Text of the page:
Republicans are pointing to nuanced legal positions taken by the Obama administration as evidence it may be planning to transfer detainees held at Guantánamo Bay, Cuba, to a prison in Illinois, despite repeated denials by administration and Democratic officials.
The Justice Department announced Tuesday that it was moving forward on the $165 million acquisition of an unused Illinois prison near Thomson for what it said would become a federal correctional facility for high-security inmates, ignoring objections by House appropriators.
Attorney General Eric H. Holder Jr. stressed that the facility would not — and, legally, could not — be used to house terrorist suspects now housed at the Guantánamo Bay detention facility.
“As I have committed publicly — and as I now reiterate — Thomson will not be used to house Guantánamo detainees,” Holder said in a letter to Rep. Frank R. Wolf, R-Va., who chairs the Appropriations subcommittee that oversees federal prison spending. The panel has opposed the Justice Department’s efforts to purchase the Thomson prison amid concerns it would be used to house terrorist suspects, prompting the department to circumvent Congress this week.
“The entire Thomson facility will house only [Bureau of Prisons] federal inmates, and will be operated solely by the bureau,” Holder said in the letter. “As you know, any transfer of Guantánamo detainees to the United States would be prohibited by statute. Thomson represents a solution to the safety needs of the bureau; it is unrelated to the detainees at Guantánamo.”
Republicans, however, are not convinced. They accuse the administration of taking subtle legal positions that are at odds with its public statements and could be designed to lay the groundwork for a future policy shift on detainee transfers to facilities in the United States.
Sen. Charles E. Grassley of Iowa, the top Republican on the Judiciary Committee, pointed to a Justice Department court filing Tuesday that clears the way for the purchase of the Thomson prison. In the filing, the department told a federal district court in Illinois that the prison is being purchased “in order to alleviate crowding of the federal inmate population in that region, as well as to provide humane and secure confinement of individuals held under authority of any act of Congress, and such other persons as in the opinion of the attorney general of the United States are proper subjects for confinement in such institutions.”
“BIG problem if that includes Gitmo detainees,” Grassley tweeted about the court filing.
Laws Prevent Transfer
The transfer of Guantánamo Bay detainees is prohibited under appropriations and defense authorization laws. The fiscal 2012 spending package (PL 112-55) that included spending for Commerce, Justice and science agencies as well as agriculture and transportation programs, for example, prohibited funds from being used for the transfer of detainees from Guantánamo Bay or to “construct, acquire or modify any facility in the United States” for that purpose.
In addition, Sen. Richard J. Durbin, D-Ill., told a Chicago newspaper Tuesday that international treaties also prohibit the transfer of those detainees to the Thomson prison.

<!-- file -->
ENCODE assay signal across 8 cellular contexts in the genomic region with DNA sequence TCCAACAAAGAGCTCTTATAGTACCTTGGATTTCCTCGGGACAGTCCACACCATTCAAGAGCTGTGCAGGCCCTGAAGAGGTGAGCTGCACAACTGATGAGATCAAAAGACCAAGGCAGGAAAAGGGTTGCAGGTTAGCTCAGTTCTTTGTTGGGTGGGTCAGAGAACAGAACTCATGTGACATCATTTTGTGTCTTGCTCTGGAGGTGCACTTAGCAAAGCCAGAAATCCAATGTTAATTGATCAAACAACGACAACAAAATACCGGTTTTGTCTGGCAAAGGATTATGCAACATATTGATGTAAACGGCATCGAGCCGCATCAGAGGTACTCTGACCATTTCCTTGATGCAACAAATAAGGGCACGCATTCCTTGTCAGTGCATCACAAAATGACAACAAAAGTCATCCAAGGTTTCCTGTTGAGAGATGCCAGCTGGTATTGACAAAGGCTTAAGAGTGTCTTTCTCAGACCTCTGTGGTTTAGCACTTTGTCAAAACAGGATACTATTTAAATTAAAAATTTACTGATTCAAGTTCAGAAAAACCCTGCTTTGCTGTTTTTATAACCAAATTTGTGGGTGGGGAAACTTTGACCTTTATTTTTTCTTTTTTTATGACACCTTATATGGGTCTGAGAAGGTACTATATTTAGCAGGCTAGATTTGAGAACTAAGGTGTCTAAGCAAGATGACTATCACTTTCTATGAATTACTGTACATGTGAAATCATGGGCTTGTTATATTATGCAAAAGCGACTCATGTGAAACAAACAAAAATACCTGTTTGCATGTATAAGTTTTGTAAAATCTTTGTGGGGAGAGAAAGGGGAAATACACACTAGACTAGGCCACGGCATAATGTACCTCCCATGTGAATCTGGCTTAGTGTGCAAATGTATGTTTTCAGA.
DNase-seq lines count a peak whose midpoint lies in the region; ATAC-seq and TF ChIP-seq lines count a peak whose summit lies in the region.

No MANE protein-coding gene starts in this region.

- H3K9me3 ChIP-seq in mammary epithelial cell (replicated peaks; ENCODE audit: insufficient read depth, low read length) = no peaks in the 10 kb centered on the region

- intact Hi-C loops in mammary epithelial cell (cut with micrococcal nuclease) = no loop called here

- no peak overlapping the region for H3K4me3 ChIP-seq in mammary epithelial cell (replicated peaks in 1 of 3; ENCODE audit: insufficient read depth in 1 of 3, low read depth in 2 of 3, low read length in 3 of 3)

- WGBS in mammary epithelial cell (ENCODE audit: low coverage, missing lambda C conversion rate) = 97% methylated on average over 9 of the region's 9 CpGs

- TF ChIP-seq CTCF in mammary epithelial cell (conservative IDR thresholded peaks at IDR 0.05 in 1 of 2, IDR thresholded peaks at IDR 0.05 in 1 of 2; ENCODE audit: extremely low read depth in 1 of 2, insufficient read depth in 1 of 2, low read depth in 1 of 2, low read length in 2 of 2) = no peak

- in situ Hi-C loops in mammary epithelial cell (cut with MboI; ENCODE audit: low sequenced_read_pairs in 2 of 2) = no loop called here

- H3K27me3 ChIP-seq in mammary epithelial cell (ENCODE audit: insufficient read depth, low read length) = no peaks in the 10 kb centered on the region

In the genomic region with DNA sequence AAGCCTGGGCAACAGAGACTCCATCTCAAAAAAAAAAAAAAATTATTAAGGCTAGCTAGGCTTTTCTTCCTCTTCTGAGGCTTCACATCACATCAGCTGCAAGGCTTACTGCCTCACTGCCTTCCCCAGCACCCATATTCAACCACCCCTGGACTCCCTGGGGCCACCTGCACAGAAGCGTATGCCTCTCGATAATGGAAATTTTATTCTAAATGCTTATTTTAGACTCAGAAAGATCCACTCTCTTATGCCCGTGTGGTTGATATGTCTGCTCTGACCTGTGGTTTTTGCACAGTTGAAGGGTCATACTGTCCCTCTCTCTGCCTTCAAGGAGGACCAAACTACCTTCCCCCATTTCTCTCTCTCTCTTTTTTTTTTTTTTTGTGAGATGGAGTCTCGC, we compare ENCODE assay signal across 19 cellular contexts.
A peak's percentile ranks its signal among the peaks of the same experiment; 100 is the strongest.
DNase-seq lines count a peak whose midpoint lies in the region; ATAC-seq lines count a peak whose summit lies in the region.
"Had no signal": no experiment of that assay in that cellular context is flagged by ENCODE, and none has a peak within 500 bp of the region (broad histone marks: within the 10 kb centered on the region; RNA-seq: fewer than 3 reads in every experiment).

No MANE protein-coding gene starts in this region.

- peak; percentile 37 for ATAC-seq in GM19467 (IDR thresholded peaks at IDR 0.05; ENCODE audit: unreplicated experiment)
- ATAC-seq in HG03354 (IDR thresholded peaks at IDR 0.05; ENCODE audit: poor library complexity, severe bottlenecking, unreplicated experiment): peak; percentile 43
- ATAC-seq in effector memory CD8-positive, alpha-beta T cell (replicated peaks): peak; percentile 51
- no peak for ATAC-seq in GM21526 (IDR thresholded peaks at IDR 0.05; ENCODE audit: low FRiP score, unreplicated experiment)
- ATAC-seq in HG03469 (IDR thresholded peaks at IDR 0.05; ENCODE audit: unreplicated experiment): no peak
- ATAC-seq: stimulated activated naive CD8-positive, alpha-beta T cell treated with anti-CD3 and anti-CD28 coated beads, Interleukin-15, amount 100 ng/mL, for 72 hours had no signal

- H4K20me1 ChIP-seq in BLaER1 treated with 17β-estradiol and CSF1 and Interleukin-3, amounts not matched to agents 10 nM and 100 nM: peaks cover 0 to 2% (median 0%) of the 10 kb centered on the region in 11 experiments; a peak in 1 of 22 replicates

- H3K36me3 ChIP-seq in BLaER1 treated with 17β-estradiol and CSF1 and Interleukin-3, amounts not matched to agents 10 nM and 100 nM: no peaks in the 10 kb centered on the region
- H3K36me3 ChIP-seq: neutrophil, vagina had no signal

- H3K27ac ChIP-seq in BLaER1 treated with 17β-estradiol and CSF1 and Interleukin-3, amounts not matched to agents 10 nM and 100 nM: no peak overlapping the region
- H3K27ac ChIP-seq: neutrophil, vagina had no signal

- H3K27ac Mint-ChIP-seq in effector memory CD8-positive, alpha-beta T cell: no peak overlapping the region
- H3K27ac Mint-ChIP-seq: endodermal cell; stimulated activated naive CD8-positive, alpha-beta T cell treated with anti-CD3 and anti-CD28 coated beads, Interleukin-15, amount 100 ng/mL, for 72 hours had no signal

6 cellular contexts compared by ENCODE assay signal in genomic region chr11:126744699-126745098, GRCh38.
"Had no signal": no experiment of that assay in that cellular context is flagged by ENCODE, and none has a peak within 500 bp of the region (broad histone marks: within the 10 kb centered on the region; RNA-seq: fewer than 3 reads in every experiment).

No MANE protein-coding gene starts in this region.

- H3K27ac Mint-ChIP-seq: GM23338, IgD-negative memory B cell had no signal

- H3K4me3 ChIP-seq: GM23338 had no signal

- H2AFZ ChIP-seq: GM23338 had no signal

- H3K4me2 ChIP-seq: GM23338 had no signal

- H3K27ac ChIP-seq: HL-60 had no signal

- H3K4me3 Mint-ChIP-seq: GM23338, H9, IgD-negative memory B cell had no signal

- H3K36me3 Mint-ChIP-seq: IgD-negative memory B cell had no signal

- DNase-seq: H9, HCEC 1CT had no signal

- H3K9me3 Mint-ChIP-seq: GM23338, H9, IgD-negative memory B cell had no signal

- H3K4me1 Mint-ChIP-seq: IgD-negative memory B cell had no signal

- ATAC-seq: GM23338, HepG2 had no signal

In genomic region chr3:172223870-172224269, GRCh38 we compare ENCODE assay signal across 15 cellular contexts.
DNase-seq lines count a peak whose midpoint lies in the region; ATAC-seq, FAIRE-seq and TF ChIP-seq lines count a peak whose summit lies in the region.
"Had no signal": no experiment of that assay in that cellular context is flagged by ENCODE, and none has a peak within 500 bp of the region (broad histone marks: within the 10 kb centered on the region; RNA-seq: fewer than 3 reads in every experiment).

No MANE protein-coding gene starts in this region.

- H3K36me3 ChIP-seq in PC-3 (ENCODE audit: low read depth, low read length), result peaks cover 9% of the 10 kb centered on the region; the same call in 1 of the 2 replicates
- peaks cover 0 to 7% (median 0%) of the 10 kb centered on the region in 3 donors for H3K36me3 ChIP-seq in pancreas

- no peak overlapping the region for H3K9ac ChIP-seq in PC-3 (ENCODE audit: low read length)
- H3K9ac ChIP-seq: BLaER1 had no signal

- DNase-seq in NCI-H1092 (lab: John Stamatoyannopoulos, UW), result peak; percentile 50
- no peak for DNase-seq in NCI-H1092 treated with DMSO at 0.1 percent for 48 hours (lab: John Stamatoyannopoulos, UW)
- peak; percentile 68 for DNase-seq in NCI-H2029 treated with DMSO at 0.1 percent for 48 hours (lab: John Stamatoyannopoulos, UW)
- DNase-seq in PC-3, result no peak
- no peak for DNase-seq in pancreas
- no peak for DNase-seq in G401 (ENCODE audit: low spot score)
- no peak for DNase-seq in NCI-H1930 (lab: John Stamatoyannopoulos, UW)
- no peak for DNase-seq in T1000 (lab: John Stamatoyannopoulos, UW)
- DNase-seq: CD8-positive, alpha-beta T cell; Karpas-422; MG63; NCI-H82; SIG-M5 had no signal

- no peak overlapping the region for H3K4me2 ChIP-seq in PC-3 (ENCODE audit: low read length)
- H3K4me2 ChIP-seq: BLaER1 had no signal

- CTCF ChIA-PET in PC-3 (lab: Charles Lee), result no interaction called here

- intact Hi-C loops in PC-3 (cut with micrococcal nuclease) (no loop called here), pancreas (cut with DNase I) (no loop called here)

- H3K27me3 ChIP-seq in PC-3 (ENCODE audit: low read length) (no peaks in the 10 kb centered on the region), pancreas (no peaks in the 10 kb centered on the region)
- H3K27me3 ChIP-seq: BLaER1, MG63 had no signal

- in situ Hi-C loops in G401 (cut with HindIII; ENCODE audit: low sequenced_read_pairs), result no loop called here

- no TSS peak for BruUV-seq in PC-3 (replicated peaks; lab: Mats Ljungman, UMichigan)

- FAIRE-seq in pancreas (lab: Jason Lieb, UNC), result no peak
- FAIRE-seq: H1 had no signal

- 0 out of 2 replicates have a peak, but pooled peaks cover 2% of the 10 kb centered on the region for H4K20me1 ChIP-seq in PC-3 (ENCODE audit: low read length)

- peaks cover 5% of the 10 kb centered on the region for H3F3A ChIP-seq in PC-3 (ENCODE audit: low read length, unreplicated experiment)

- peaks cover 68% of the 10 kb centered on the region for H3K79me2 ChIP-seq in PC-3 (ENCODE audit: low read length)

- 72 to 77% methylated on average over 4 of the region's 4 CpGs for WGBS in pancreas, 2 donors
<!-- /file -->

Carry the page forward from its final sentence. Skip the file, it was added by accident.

“This argument they can move Guantánamo detainees in the future there is completely false for the following reason: We’ve signed these treaties with countries around the world, and one of them is you don’t put military prisoners in anything other than a military prison,” Durbin said.
Christina Mulka, a Durbin spokeswoman, said Wednesday, “It is Sen. Durbin’s understanding that the Defense Department and State Department take the position that the Geneva Conventions, as well as the law of war, require enemy combatants to be held in military detention, separated from prisoners who have been convicted of crimes.”
But Wolf and other Republicans question whether the administration is committed to the laws that are on the books or whether, in the future, it may try to circumvent or change them. Wolf noted in a July letter to Holder that the administration “has not rescinded or renounced” executive orders related to the closure of the military prison in Guantánamo Bay, and that one such order includes language allowing transfers from Guantánamo to “another United States detention facility.”
In the same letter, Wolf noted that the White House issued a Statement of Administration Policy on May 15 regarding the fiscal 2013 defense authorization bill (HR 4310) that opposed congressional language restricting detainee transfers to the United States.
In the statement, the Office of Management and Budget objected to provisions that “unnecessarily renew, supplement, or enhance the restrictions on the transfer of Guantánamo detainees into the United States or a foreign country. The administration continues to strongly oppose these provisions, which intrude upon the executive branch’s ability to carry out its military, national security and foreign relations activities and to determine when and where to prosecute Guantánamo detainees.”
House Republicans have repeatedly questioned the Justice Department’s credibility and the timing of the department’s move to purchase the Thomson prison — coming during a congressional recess, with the House unable to block it — as “too fishy to ignore,” said the House GOP aide.
Vice President Joe Biden waits to conduct a mock swearing-in ceremony with Sen. Brian Schatz, D-Hawaii, in the Capitol's Old Senate Chamber, December 2, 2014. Schatz was sworn in to serve the remainder of his term since he was appointed to the seat after Sen. Daniel Inouye, D-Hawaii, passed away.